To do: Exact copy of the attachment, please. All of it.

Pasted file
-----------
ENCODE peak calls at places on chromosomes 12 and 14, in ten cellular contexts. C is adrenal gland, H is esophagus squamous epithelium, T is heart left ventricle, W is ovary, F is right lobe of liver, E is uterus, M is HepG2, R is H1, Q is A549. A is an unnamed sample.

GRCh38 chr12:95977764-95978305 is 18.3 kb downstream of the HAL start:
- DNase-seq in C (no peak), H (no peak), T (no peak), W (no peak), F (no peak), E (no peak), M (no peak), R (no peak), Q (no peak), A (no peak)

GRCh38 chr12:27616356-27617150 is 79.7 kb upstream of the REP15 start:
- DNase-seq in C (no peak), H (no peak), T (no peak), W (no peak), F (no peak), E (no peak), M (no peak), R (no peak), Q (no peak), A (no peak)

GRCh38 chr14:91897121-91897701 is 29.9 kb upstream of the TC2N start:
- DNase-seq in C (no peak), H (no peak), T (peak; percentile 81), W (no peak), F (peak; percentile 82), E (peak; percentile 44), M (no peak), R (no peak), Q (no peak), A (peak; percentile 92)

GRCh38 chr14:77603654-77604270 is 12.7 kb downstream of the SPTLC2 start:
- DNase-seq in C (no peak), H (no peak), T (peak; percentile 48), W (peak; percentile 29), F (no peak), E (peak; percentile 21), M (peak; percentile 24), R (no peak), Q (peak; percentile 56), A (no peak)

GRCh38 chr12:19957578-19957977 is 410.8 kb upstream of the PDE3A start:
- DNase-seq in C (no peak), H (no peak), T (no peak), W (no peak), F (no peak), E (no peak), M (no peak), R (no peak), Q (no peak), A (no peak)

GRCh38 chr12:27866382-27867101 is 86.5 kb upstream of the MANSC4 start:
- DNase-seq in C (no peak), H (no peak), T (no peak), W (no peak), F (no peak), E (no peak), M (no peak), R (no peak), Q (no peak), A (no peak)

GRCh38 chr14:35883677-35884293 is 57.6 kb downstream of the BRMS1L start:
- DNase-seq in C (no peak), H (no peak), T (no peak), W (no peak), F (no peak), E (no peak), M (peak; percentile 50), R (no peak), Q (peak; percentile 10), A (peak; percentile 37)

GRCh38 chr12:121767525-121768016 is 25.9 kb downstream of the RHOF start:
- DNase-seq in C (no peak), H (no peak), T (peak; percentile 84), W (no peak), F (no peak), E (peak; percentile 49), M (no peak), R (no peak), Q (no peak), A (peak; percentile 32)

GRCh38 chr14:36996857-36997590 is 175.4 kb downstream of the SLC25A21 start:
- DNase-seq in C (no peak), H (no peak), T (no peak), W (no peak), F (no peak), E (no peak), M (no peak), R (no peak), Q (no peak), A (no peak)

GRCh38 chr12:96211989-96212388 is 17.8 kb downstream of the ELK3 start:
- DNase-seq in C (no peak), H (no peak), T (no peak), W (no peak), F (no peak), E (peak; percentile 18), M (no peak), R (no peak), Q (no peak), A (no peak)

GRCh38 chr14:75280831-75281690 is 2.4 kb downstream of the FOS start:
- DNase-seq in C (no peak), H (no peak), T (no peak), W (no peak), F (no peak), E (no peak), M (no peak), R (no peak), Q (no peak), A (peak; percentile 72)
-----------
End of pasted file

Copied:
ENCODE peak calls at places on chromosomes 12 and 14, in ten cellular contexts. C is adrenal gland, H is esophagus squamous epithelium, T is heart left ventricle, W is ovary, F is right lobe of liver, E is uterus, M is HepG2, R is H1, Q is A549. A is an unnamed sample.

GRCh38 chr12:95977764-95978305 is 18.3 kb downstream of the HAL start:
- DNase-seq in C (no peak), H (no peak), T (no peak), W (no peak), F (no peak), E (no peak), M (no peak), R (no peak), Q (no peak), A (no peak)

GRCh38 chr12:27616356-27617150 is 79.7 kb upstream of the REP15 start:
- DNase-seq in C (no peak), H (no peak), T (no peak), W (no peak), F (no peak), E (no peak), M (no peak), R (no peak), Q (no peak), A (no peak)

GRCh38 chr14:91897121-91897701 is 29.9 kb upstream of the TC2N start:
- DNase-seq in C (no peak), H (no peak), T (peak; percentile 81), W (no peak), F (peak; percentile 82), E (peak; percentile 44), M (no peak), R (no peak), Q (no peak), A (peak; percentile 92)

GRCh38 chr14:77603654-77604270 is 12.7 kb downstream of the SPTLC2 start:
- DNase-seq in C (no peak), H (no peak), T (peak; percentile 48), W (peak; percentile 29), F (no peak), E (peak; percentile 21), M (peak; percentile 24), R (no peak), Q (peak; percentile 56), A (no peak)

GRCh38 chr12:19957578-19957977 is 410.8 kb upstream of the PDE3A start:
- DNase-seq in C (no peak), H (no peak), T (no peak), W (no peak), F (no peak), E (no peak), M (no peak), R (no peak), Q (no peak), A (no peak)

GRCh38 chr12:27866382-27867101 is 86.5 kb upstream of the MANSC4 start:
- DNase-seq in C (no peak), H (no peak), T (no peak), W (no peak), F (no peak), E (no peak), M (no peak), R (no peak), Q (no peak), A (no peak)

GRCh38 chr14:35883677-35884293 is 57.6 kb downstream of the BRMS1L start:
- DNase-seq in C (no peak), H (no peak), T (no peak), W (no peak), F (no peak), E (no peak), M (peak; percentile 50), R (no peak), Q (peak; percentile 10), A (peak; percentile 37)

GRCh38 chr12:121767525-121768016 is 25.9 kb downstream of the RHOF start:
- DNase-seq in C (no peak), H (no peak), T (peak; percentile 84), W (no peak), F (no peak), E (peak; percentile 49), M (no peak), R (no peak), Q (no peak), A (peak; percentile 32)

GRCh38 chr14:36996857-36997590 is 175.4 kb downstream of the SLC25A21 start:
- DNase-seq in C (no peak), H (no peak), T (no peak), W (no peak), F (no peak), E (no peak), M (no peak), R (no peak), Q (no peak), A (no peak)

GRCh38 chr12:96211989-96212388 is 17.8 kb downstream of the ELK3 start:
- DNase-seq in C (no peak), H (no peak), T (no peak), W (no peak), F (no peak), E (peak; percentile 18), M (no peak), R (no peak), Q (no peak), A (no peak)

GRCh38 chr14:75280831-75281690 is 2.4 kb downstream of the FOS start:
- DNase-seq in C (no peak), H (no peak), T (no peak), W (no peak), F (no peak), E (no peak), M (no peak), R (no peak), Q (no peak), A (peak; percentile 72)